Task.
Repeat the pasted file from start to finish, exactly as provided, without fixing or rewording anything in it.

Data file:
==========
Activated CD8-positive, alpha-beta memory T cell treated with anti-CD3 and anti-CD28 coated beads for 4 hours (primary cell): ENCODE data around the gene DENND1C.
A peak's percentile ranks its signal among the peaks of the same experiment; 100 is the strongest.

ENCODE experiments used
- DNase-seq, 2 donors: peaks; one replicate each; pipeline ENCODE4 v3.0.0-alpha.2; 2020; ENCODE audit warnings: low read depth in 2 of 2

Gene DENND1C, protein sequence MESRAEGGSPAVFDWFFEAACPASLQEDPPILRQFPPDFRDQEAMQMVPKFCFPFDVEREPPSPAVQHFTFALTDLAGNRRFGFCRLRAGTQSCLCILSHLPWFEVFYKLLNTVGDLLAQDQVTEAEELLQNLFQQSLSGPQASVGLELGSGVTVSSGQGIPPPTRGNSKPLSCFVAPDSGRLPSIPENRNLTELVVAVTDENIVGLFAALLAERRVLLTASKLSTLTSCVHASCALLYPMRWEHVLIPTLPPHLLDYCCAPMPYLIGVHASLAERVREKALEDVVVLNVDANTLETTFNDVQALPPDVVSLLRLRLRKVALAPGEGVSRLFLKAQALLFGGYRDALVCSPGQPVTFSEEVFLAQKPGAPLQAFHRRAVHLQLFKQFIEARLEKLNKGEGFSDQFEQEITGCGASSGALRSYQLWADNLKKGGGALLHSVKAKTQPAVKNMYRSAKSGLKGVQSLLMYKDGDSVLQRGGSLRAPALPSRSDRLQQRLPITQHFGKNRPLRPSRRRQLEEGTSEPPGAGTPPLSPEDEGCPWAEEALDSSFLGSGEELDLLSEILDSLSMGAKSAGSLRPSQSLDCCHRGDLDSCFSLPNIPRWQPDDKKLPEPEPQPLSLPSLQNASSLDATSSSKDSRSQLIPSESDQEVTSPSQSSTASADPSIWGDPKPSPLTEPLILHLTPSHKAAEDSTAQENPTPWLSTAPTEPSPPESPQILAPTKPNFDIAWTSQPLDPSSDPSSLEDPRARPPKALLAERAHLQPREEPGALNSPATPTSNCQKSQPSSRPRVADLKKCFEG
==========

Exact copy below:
Activated CD8-positive, alpha-beta memory T cell treated with anti-CD3 and anti-CD28 coated beads for 4 hours (primary cell): ENCODE data around the gene DENND1C.
A peak's percentile ranks its signal among the peaks of the same experiment; 100 is the strongest.

ENCODE experiments used
- DNase-seq, 2 donors: peaks; one replicate each; pipeline ENCODE4 v3.0.0-alpha.2; 2020; ENCODE audit warnings: low read depth in 2 of 2

Gene DENND1C, protein sequence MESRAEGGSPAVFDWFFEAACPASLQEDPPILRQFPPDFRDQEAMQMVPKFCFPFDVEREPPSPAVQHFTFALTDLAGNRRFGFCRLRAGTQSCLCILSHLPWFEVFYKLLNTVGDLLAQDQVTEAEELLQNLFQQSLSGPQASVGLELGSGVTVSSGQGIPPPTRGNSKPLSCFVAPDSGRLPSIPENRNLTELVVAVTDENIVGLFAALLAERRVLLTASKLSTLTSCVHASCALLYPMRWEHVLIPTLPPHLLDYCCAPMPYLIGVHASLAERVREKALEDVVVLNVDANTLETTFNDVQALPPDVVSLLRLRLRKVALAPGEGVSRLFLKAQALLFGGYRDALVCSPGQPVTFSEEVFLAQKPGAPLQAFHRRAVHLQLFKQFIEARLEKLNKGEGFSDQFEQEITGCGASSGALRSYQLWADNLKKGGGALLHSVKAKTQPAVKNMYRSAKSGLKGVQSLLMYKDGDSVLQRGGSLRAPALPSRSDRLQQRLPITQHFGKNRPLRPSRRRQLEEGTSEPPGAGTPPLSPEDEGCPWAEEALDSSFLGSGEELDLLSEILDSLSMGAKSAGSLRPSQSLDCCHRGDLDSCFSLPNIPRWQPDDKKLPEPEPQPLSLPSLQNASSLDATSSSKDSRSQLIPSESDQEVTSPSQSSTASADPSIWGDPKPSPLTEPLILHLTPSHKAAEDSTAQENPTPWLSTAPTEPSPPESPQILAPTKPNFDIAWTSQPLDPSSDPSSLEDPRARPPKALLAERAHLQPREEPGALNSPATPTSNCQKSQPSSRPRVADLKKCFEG